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The original item was published from 8/4/2017 4:07:01 PM to 8/10/2017 12:00:00 AM.

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Posted on: August 4, 2017

[ARCHIVED] East Orange to Celebrate Employees During a Recognition Event for its 2017 “City Livability” Award

East Orange, NJ, August 2, 2017: The City of East Orange will be celebrating its employees during a press conference and recognition event for the city’s recent 2017 “City Livability” Award from the U.S. Conference of Mayors. East Orange was one of 10 cities in the nation to receive the award for its comprehensive “Don’t Dump On EO” Campaign, a collaborative community effort that engaged citizens of all ages in helping to keep East Orange clean and raise the standard of living in the city. The other winning cities included Los Angeles (CA), Hattiesburg (MS), Mississippi Irvine (CA), Gresham (OR), Phoenix (AZ), Pembroke Pines (FL), Port St. Lucie (FL) Aguadilla (PR), Doral (FL), Dubuque (IA), and Greenville (MS). 

 When: Tuesday, August 8, 2017

Time: 1pm

Where: City Hall, 44 City Hall Plaza, East Orange, NJ

Who: Mayor Lester E. Taylor III

East Orange City Council

Jocelyn Bogen, U.S. Conference of Mayors

John Wohlrab, Director of Government Relations, Waste Management (Greater Mid Atlantic)

Bill Lehman, Business Development Manager, Waste Management (Greater Mid Atlantic)

Employees from the Departments of Property Maintenance and Public Works

Mayor Lester E. Taylor III and Director of Property Maintenance Dwight Saunders accepted the award during the U.S. Conference of Mayors’ 85th Annual Meeting in Miami Beach, FL held last June, however Mayor Taylor wanted to recognize the hard work and commitment of the employees who made this award possible.

“We always say that a clean city is a safe city and a safe city is a profitable city. When I took office in 2014, we established a Quality of Life Task Force to tackle the issues that commonly arise as a result of decades of blight,” said Taylor. “The leadership and dedication of our employees, especially those from the Departments of Property Maintenance and Public Works, were key to transforming our community and helping us to achieve our vision to set the standard for urban excellence and become a destination city.”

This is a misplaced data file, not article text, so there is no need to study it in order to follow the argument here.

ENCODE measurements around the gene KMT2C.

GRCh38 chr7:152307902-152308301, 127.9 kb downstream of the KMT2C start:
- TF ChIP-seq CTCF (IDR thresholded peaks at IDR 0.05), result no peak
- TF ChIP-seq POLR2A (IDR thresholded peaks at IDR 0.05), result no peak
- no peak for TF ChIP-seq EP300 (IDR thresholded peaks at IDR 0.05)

The Division of Vacant and Abandoned Properties was established in 2014 under a bill sponsored by Senator Ronald L. Rice that allows cities to help local officials keep their municipalities free of blight caused by abandoned, foreclosed properties has been signed into law.

“When a home in foreclosure sits vacant, it can become a magnet for criminal activity and can deteriorate to cause an economic blight on the remaining homes within the community,” said Senator Rice, D-Essex, said at the time. “When these abandoned homes fall into disrepair, the creditors who are legally responsible for them should step up to clean up the property. This law will ensure that if they fail to do this in a timely manner, they will be held accountable.”

The law authorizes municipalities to adopt ordinances to regulate the care, maintenance, security and upkeep of a vacant and abandoned property in foreclosure. It will allow municipal code enforcement officials to issue a citation against creditors who are in the process of foreclosing on residential property if the condition of the property is found to be in violation of the municipal ordinance.


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